The orbits of these two greatest feasts, Holy Week and Passover, for my Jewish/Catholic family are celebrated far apart or right on top of each other. This year, Passover began within Holy Week. The drama of the mighty deeds that God did for our ancestors with outstretched arm was not lost on us. Overlaid upon it was the unveiling of our Uncle Al’s tombstone and the continued litany of death anniversaries for those who had passed in 2016.
[Tweet "The measure of our mortal limit is the unit by which God transcends. @TribePlatypus"]
Everyday objects are mixed with seasonal, less-familiar objects. Wine, unleavened bread, karpas, maror, and charoset are blessed and shared. We also share our story from slavery to redemption. It’s an Emmaus-like meal recounting all that has happened. We are still amazed by God’s strange actions in our lives. Not just for our ancestors, but for us today!
I have a number of friends on social platforms. As a moderate user on Twitter, I don’t get a lot of traffic. During this season, I received daily notifications that said one basic thing: Your friend(s) liked @Pontifex’s tweet!
Why wouldn’t my friends like @Pontifex? He’s emerged as a vibrant and compassionate church leader. Only the stalwarts on one side or the impatient agitators on the other could possibly find cause to grumble.
But no one ever quoted what Pope Francis actually said. Even though I follow @Pontifex, the notification never displayed the tweet in my feed. So my overall impression, in the meme of FB, was just to log a mental “thumbs up” and go on with my day.
Finally, heading into Holy Week preparations I had a chance to read one of his tweets. He wrote: [This] is a period of repentance aimed at enabling ourselves to rise with Christ, to renew our baptismal identity.
I thought of the journey of the Elect to font and altar. They profess their faith and we renew our baptismal promises becoming members of Christ’s body. I often imaged this like John the Evangelist: we beneath the Cross baptized with the blood and water flowing from his pierced side. I never thought of the simplicity of THESE Elect of THIS faith community literally rising with Christ in our Profession and Renewal of our Baptismal Identity.
What else could I do...I liked his tweet! And commented, “Ok, I liked it too. #anamnesis.”
Memory and Life
To live is to remember. To remember is to live well. We are at a time where “Always remember,” “Never Again” and “Never Forget” are being subsumed by false narratives of “Never knew,” “Didn’t learn,” “Wasn’t Taught,” “Refuse to believe” . . . or perhaps “Just don’t care.”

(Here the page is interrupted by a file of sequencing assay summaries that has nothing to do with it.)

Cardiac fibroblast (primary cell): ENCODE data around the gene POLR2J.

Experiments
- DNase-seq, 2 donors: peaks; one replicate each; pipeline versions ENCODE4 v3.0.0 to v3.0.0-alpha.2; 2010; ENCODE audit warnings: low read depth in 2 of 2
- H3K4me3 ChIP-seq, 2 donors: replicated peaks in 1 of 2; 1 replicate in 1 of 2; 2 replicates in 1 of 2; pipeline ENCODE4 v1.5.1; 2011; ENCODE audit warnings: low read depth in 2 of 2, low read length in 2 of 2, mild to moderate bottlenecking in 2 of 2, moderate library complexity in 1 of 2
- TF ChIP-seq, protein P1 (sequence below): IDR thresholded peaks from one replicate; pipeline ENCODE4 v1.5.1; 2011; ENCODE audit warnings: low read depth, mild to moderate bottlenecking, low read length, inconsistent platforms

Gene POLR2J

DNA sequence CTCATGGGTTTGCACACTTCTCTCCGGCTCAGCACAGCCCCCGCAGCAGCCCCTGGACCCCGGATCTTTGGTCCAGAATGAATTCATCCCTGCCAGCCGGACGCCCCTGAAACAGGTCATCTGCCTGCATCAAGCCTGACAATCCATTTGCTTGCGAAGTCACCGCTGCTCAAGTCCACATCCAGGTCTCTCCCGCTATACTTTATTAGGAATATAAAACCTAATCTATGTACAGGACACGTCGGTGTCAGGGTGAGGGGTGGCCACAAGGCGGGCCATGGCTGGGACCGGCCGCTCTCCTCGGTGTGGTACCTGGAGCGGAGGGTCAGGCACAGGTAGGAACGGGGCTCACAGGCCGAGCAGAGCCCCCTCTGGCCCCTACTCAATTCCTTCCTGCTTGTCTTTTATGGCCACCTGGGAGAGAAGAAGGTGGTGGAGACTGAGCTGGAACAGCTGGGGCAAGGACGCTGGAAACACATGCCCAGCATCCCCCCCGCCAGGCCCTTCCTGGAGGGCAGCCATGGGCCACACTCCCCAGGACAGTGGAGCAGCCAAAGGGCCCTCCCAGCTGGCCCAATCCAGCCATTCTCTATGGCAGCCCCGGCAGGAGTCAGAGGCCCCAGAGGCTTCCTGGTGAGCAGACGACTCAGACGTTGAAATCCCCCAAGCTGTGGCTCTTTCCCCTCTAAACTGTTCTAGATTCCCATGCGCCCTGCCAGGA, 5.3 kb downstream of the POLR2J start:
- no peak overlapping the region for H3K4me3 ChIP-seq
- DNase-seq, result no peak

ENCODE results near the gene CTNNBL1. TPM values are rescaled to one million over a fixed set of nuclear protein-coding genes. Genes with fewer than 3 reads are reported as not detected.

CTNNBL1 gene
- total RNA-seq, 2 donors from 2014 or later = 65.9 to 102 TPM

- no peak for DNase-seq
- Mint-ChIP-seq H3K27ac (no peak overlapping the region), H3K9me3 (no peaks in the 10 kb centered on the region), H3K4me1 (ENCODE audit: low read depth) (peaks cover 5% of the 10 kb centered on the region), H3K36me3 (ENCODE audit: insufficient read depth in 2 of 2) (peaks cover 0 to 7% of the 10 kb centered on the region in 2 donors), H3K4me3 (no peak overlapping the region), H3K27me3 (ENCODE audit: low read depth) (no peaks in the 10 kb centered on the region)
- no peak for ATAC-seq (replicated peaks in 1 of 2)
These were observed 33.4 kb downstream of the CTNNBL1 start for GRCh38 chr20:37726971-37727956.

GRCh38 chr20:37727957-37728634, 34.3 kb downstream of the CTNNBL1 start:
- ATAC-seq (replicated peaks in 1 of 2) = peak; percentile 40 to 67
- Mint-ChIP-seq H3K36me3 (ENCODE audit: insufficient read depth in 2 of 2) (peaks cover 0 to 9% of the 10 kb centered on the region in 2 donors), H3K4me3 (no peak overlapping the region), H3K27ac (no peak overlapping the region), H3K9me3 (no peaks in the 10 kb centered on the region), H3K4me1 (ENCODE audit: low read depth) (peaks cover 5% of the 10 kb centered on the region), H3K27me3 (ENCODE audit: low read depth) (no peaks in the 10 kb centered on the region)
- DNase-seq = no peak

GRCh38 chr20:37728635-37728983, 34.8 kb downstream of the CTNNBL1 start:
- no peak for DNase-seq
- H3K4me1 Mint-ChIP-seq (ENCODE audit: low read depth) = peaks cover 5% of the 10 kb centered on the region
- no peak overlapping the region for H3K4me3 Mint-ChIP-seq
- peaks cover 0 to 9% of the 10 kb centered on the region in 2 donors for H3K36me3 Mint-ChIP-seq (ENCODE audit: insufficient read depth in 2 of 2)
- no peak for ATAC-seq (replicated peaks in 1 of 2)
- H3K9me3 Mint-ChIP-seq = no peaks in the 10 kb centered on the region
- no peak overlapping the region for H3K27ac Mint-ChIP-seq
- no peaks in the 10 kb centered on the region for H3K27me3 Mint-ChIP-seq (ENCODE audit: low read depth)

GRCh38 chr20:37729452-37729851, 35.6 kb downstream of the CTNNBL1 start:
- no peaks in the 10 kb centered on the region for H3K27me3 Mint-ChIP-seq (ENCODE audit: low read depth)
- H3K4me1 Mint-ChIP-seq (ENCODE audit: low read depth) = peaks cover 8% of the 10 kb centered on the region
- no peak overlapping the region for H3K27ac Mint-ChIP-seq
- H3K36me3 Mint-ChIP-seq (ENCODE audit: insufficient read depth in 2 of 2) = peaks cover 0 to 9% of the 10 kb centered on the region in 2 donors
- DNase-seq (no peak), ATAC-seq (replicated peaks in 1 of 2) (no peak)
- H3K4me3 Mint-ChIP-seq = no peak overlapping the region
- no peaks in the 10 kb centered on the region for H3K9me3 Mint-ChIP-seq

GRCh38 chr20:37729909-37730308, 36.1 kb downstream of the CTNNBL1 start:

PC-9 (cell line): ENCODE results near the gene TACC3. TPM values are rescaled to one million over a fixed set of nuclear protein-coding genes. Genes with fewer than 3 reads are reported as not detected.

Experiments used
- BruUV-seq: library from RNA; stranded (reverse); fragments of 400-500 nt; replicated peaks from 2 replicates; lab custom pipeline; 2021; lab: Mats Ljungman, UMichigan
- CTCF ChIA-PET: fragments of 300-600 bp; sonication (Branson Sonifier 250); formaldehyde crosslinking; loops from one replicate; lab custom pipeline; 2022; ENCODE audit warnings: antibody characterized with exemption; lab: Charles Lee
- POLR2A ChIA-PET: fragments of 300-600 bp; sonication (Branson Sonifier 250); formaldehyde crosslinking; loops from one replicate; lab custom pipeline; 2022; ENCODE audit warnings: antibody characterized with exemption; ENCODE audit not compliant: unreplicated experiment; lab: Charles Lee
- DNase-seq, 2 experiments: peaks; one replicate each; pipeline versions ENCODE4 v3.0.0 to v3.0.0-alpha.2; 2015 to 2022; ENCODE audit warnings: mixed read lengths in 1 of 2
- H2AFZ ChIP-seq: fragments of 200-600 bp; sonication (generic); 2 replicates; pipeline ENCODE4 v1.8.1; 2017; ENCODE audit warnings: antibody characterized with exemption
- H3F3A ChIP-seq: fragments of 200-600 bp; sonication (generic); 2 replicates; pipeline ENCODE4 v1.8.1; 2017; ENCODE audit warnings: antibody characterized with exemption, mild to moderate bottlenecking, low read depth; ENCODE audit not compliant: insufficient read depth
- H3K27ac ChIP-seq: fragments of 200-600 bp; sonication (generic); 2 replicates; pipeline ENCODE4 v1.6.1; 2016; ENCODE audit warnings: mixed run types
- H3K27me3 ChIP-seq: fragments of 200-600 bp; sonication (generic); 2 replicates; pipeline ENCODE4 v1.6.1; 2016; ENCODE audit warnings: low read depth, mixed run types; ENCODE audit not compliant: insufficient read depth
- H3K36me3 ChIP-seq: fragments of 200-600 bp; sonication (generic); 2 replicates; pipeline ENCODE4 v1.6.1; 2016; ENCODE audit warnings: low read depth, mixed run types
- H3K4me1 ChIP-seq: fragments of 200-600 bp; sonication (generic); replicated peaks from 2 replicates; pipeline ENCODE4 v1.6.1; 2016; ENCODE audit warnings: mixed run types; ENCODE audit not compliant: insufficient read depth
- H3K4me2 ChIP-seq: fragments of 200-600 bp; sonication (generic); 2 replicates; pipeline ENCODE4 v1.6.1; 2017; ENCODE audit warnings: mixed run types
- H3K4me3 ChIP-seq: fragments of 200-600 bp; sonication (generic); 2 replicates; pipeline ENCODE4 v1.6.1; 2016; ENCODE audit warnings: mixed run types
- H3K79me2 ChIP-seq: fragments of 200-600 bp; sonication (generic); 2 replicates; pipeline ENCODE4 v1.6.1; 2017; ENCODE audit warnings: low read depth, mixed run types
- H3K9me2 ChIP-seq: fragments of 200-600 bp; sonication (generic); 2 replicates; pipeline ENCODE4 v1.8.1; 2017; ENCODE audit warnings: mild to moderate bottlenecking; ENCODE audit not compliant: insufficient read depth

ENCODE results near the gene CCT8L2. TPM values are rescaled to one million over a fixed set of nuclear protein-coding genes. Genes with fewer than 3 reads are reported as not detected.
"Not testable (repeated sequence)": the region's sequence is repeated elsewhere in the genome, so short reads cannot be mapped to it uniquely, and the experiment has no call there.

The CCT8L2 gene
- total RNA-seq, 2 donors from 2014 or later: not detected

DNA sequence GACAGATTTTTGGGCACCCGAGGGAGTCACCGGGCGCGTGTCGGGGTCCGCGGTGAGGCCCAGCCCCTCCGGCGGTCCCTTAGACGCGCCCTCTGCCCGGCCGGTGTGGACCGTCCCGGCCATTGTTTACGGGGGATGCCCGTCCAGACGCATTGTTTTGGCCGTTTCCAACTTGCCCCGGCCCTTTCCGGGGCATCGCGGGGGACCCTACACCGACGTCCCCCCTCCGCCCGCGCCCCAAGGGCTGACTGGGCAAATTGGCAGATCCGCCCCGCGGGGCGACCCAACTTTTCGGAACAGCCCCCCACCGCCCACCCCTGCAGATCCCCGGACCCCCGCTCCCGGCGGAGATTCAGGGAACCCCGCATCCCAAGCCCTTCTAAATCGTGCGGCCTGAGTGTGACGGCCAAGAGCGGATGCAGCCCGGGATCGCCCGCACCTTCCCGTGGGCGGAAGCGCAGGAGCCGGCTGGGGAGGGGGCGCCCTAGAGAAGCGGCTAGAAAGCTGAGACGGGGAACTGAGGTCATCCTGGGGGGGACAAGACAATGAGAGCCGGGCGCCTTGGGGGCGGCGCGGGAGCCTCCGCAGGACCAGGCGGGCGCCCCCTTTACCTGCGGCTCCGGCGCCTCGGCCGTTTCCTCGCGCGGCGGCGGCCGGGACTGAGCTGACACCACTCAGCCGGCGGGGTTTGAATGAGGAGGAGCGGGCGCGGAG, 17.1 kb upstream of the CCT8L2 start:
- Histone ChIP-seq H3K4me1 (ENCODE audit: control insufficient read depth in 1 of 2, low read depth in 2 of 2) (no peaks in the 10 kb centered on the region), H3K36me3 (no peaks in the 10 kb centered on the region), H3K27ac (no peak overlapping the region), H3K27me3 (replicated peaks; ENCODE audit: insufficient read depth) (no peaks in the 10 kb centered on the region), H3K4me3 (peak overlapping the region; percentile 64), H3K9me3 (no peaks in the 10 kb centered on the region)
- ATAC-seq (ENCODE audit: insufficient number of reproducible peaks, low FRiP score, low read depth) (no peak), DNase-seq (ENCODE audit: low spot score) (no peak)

We believers are familiar with the antagonism our religious faith attracts in a secular world. But even science is scrutinized by those who want to deny its inconvenient truths. We find ourselves going down roads we’ve already been with short-term goals that do not bring us to new life and good news.
Our uneven weather produced flowers in winter frozen by late snow or withered by sudden heat. Cherry blossoms bloomed early or late. But gardeners and landscapers are out now. Earth is turned over and school children are itching to go outside.
We are activists at heart. We clamor for the life well lived like divers rising to the surface for breath. This is the time to take it all in. Seek the light. Grow strong roots. Nurture life in others.
There are lessons and stories to be handed on. The familiar and unfamiliar need to break through in prayers and blessings. We continue to need God’s surprises and companionship.
O Lord, we come to see you when you remind us
In the simplest things that we partake
And the blessings we share.
How can you share your Emmaus Monday story so that others become breathless activist with the urge to share strange, life-giving news?
Copyright 2017 Jay Cuasay
About the Author
Jay Cuasay is a freelance writer on religion, interfaith relations, and culture. A post-Vatican II Catholic father with a Jewish spouse, he is deeply influenced by Christian mysticism and Zen Buddhism. He was a regular columnist on Catholicism for examiner.com and a moderator and contributor to several groups on LinkedIn. His LTEs on film and Jewish Catholic relations have been published in America and Commonweal. Jay ministered to English and Spanish families at a Franciscan parish for 13 years. He can be reached at TribePlatypus.com.